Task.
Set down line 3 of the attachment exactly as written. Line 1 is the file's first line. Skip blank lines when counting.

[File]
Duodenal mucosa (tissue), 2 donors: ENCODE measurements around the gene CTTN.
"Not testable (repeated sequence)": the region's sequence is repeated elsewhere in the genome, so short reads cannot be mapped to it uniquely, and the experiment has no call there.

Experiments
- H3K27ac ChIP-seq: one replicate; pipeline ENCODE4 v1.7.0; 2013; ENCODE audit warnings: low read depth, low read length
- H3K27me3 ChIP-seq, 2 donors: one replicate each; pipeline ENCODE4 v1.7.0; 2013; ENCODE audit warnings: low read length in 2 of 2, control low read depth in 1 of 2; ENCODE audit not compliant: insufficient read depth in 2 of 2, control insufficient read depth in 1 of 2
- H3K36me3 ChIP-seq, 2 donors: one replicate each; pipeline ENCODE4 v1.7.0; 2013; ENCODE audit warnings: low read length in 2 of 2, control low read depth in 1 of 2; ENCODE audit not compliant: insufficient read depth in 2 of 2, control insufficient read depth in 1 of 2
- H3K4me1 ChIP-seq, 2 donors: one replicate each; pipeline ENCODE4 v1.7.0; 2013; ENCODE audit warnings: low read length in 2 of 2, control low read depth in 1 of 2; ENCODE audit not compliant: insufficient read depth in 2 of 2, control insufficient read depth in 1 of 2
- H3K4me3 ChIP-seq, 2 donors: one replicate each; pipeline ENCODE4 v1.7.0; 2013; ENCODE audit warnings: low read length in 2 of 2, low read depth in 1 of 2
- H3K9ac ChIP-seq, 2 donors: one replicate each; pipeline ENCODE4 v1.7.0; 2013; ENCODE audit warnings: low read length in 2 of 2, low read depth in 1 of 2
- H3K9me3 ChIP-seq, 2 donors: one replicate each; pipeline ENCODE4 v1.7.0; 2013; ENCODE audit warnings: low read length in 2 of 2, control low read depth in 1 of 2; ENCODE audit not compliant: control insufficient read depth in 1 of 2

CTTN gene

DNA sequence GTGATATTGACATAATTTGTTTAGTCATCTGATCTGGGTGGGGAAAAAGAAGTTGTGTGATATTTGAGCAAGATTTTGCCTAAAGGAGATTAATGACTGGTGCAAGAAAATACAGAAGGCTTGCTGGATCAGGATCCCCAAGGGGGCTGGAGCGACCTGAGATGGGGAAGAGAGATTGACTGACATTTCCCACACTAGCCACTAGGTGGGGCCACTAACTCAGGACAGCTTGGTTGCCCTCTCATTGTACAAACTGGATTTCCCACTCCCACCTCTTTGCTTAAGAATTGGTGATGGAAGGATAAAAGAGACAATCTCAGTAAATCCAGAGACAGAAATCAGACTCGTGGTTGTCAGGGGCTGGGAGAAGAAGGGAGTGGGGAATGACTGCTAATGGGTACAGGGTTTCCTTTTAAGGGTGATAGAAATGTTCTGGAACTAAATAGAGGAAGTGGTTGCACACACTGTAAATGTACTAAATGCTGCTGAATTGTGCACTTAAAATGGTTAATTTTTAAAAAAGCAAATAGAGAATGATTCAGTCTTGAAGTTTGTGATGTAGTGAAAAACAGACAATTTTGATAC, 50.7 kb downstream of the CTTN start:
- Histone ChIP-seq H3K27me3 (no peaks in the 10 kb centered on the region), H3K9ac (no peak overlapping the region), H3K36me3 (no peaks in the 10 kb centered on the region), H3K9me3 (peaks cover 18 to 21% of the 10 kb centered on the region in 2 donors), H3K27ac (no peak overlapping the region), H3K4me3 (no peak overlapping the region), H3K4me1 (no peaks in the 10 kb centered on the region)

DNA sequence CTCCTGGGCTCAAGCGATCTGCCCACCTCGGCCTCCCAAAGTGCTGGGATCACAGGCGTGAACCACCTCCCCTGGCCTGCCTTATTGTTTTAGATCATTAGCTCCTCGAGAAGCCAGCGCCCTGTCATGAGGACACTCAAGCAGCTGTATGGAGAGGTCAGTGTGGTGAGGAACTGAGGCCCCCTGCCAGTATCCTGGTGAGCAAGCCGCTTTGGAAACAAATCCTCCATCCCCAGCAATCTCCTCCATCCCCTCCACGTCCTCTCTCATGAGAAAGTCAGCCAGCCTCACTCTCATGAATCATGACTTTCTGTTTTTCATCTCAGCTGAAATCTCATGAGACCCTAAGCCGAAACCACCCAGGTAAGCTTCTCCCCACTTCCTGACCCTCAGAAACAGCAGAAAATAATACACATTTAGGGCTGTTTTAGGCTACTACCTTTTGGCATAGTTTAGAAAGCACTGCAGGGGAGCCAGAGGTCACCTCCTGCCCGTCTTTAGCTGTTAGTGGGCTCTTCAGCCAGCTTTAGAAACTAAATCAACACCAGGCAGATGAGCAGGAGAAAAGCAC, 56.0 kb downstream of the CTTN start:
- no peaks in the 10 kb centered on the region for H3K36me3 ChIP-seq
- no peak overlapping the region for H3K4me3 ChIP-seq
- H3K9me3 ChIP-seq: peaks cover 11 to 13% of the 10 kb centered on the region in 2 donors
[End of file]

Experiments